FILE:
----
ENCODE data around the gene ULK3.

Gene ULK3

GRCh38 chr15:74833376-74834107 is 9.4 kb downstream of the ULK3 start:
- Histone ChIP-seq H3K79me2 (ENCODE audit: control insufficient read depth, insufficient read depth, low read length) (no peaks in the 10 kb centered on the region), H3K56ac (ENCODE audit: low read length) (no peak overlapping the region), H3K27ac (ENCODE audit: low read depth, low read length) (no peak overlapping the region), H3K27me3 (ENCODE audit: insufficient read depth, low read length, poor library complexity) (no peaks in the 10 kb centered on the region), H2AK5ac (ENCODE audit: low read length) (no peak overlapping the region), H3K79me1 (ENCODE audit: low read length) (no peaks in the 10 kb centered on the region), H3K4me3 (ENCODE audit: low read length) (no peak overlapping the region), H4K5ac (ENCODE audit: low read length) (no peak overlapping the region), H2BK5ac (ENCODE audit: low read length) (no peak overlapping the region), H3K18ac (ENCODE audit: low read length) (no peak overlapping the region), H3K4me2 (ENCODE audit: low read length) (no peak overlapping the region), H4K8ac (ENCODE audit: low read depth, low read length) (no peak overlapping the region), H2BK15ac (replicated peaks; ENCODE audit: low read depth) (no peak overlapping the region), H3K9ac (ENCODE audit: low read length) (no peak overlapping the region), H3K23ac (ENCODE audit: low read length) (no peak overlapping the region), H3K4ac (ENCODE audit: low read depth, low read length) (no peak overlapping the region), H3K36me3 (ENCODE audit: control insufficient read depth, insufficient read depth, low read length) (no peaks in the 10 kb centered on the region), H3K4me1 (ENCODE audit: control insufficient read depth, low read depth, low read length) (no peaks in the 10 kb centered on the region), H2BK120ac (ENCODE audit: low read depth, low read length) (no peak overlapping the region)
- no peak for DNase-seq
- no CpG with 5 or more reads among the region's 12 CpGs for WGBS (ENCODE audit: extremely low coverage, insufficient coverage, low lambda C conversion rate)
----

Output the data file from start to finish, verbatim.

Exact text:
ENCODE data around the gene ULK3.

Gene ULK3

GRCh38 chr15:74833376-74834107 is 9.4 kb downstream of the ULK3 start:
- Histone ChIP-seq H3K79me2 (ENCODE audit: control insufficient read depth, insufficient read depth, low read length) (no peaks in the 10 kb centered on the region), H3K56ac (ENCODE audit: low read length) (no peak overlapping the region), H3K27ac (ENCODE audit: low read depth, low read length) (no peak overlapping the region), H3K27me3 (ENCODE audit: insufficient read depth, low read length, poor library complexity) (no peaks in the 10 kb centered on the region), H2AK5ac (ENCODE audit: low read length) (no peak overlapping the region), H3K79me1 (ENCODE audit: low read length) (no peaks in the 10 kb centered on the region), H3K4me3 (ENCODE audit: low read length) (no peak overlapping the region), H4K5ac (ENCODE audit: low read length) (no peak overlapping the region), H2BK5ac (ENCODE audit: low read length) (no peak overlapping the region), H3K18ac (ENCODE audit: low read length) (no peak overlapping the region), H3K4me2 (ENCODE audit: low read length) (no peak overlapping the region), H4K8ac (ENCODE audit: low read depth, low read length) (no peak overlapping the region), H2BK15ac (replicated peaks; ENCODE audit: low read depth) (no peak overlapping the region), H3K9ac (ENCODE audit: low read length) (no peak overlapping the region), H3K23ac (ENCODE audit: low read length) (no peak overlapping the region), H3K4ac (ENCODE audit: low read depth, low read length) (no peak overlapping the region), H3K36me3 (ENCODE audit: control insufficient read depth, insufficient read depth, low read length) (no peaks in the 10 kb centered on the region), H3K4me1 (ENCODE audit: control insufficient read depth, low read depth, low read length) (no peaks in the 10 kb centered on the region), H2BK120ac (ENCODE audit: low read depth, low read length) (no peak overlapping the region)
- no peak for DNase-seq
- no CpG with 5 or more reads among the region's 12 CpGs for WGBS (ENCODE audit: extremely low coverage, insufficient coverage, low lambda C conversion rate)